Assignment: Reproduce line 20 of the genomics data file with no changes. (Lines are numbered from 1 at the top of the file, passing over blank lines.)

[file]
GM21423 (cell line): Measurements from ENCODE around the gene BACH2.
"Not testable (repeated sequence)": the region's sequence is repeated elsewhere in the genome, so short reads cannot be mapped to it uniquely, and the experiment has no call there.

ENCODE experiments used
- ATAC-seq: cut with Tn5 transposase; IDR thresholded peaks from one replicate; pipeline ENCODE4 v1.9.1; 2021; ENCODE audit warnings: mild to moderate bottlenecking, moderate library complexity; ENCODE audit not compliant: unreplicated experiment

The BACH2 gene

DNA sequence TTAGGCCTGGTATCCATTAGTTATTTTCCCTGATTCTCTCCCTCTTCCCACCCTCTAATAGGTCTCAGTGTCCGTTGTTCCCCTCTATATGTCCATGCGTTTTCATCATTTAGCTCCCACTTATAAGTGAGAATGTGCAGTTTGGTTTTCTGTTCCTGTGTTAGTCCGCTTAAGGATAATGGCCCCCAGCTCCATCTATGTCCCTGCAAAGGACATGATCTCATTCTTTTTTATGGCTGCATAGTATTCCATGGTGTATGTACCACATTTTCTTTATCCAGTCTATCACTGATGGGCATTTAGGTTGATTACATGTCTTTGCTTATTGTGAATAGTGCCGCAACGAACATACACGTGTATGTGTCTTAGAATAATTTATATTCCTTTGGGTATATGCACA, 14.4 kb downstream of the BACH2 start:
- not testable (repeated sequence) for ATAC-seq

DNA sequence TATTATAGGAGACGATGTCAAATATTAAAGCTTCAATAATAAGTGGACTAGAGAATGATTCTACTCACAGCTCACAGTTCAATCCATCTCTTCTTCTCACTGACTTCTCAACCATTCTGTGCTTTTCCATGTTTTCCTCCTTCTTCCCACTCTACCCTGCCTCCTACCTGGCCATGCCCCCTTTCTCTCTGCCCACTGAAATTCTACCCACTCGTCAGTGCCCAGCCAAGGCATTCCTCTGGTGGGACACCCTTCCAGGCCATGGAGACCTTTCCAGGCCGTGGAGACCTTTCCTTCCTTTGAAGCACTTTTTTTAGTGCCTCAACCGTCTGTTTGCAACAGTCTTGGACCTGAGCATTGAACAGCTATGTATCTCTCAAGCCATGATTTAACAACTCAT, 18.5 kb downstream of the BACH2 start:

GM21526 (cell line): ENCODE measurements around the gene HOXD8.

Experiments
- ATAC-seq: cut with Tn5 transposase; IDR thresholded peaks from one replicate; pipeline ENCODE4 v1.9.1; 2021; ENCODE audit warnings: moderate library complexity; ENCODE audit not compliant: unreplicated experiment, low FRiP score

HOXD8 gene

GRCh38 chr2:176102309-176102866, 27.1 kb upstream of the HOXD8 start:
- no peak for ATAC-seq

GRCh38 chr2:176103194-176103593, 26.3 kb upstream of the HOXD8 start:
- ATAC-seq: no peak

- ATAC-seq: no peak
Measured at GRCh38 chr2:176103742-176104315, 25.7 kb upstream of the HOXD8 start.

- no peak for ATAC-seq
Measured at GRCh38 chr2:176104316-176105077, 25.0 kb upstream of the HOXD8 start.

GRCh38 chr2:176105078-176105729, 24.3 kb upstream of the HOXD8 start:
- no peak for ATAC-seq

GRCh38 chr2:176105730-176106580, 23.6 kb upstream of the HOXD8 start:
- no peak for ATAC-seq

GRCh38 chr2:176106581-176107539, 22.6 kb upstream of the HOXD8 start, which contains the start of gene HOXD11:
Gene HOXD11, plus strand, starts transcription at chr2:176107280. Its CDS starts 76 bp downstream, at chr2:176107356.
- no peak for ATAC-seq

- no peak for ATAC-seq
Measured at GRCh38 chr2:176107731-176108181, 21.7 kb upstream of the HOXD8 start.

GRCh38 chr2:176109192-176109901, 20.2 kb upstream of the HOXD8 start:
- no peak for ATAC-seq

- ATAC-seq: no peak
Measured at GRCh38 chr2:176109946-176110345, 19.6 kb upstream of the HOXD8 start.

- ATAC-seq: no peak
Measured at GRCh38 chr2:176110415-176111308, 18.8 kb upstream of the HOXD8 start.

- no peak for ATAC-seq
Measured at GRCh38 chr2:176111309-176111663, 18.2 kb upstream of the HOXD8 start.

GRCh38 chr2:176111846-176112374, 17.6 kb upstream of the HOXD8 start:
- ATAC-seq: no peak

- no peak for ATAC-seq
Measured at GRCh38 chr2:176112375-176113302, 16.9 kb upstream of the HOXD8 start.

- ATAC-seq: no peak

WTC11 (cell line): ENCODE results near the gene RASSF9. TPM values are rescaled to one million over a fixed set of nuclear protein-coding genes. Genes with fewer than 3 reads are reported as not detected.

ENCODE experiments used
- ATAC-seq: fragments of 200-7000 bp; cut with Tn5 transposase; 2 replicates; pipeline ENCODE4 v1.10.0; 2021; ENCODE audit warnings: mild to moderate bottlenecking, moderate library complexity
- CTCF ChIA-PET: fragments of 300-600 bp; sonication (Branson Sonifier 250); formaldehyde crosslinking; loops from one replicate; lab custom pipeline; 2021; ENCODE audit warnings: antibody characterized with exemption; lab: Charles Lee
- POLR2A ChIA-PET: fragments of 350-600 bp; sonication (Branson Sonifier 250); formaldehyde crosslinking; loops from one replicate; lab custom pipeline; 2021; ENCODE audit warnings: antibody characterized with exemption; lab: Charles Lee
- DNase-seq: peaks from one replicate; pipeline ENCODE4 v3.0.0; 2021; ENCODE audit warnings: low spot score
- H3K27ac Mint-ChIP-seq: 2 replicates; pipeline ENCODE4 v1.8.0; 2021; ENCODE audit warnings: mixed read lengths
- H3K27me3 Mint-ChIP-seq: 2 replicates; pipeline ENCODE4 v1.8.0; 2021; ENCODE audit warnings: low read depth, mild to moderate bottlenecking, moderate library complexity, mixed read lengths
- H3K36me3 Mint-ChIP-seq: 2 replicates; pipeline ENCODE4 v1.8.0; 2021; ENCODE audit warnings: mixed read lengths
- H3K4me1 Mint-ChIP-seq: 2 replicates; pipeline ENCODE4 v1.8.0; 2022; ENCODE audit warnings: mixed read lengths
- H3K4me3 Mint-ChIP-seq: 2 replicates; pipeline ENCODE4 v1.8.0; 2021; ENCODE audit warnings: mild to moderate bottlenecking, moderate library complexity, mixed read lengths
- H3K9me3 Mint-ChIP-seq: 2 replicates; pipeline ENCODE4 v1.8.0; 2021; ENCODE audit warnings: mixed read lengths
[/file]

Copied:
Measured at GRCh38 chr2:176104316-176105077, 25.0 kb upstream of the HOXD8 start.